Community colleges are comprehensive institutions that provide a full array of educational programs. Library programs, as part of that full array, are indispensable to the teaching/learning mission of the community college. In today’s world, libraries are not just a place, because many library resources and services are online and accessible from anywhere. Community colleges continue to need libraries as a physical space, as long as students need assistance to conquer the digital or information divide and there is a need to house and provide access to materials not available electronically. Whether the term used is Library, Learning Resource Center, or Instructional Resource Center, it describes a set of programs and services that provide an organized universe of knowledge to users. Library programs have long served a vital role in the mission of the community college. In fact, the concept of the learning resource center—one of creatively merging access to traditional library services with media and instructional support–had its genesis in the community college. From the beginning, library programs have promoted dynamic and efficient access to knowledge for all learners. Indeed, the management of these varied learning resources using limited budgets, consortial arrangements, and internal and external partnerships has added complexity, technical sophistication, and greater economic responsibility to librarians who staff these centers.
The term librarian describes a professional member of the academic community with, at a minimum, an appropriate master’s degree in the disciplines of library science and information management. Librarianship is uniquely structured and systematized by its professional members to serve the constantly changing knowledge management needs of students, faculty, and the local community. The library profession has long shown exceptional and immediate responsiveness to managing access to widely diverse knowledge resources. Today more than ever, librarians are educators and teachers of information literacy for faculty and students, as well as the local and worldwide community. A growing percentage of information resources are digital (online indexes, full-text databases, websites, e-books and e-journals). Yet this new format will not replace the large number of useful knowledge resources that will continue to be in print (e.g. books, newspapers, periodicals and other documents), or to be available in magnetic and optical media (e.g. tapes, CDs, DVDs). In collaboration and partnership with other faculty, librarians teach members of the community the information literacy skills necessary to access and to evaluate critically the myriad of available resources.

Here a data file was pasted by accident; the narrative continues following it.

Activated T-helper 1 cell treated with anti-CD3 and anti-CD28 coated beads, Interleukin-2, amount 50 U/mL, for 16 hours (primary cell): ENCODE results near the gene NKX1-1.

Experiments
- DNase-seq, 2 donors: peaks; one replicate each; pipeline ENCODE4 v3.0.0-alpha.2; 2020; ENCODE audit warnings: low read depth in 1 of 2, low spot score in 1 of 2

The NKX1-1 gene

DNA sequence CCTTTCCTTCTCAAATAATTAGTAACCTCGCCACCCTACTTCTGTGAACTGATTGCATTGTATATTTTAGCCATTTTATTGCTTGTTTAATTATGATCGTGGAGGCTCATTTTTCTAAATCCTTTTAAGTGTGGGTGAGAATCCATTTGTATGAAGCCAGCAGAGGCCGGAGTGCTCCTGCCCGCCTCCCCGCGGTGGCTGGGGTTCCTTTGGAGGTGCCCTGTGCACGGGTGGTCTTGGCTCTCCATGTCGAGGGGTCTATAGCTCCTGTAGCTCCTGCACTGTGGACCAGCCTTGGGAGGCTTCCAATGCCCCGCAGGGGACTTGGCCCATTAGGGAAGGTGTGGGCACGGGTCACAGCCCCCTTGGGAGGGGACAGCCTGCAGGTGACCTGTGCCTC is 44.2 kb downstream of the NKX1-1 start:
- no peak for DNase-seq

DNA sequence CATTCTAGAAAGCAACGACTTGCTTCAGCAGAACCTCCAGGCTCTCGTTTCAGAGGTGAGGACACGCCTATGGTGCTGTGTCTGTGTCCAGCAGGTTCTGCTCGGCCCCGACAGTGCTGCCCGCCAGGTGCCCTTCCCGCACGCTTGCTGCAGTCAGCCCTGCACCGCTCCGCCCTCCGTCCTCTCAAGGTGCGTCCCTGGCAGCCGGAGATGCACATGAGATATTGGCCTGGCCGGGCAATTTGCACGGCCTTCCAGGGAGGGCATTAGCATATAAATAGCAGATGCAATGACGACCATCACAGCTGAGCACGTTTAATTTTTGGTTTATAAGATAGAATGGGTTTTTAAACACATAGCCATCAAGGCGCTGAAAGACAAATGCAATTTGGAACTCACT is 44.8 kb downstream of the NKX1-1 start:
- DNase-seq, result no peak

Learning resources programs that provide information literacy skills are essential to the development of the independent lifelong learner. Tenets of information literacy include the ability to:
- Determine the nature and extent of information needed
- Access and use needed information effectively and efficiently
- Evaluate information and its sources critically, and incorporate selected information into one’s knowledge base and value system
- Use information effectively to accomplish a specific purpose
- Understand many of the economic, legal, and social issues surrounding the use of information.
Libraries and librarians help to establish the foundation on which all lifelong learners can build. An information-literate person has the ability to be a knowledgeable, active participant in the workforce, the community and the democratic society in which we live.
For these reasons, the Board reaffirms the vital role of library and learning resource center programs and librarians to formal education, information literacy and to lifelong learning as a core value.
Approved by the AACC Board of Directors November 8, 2002
Taken from the AACC website February 2, 2017.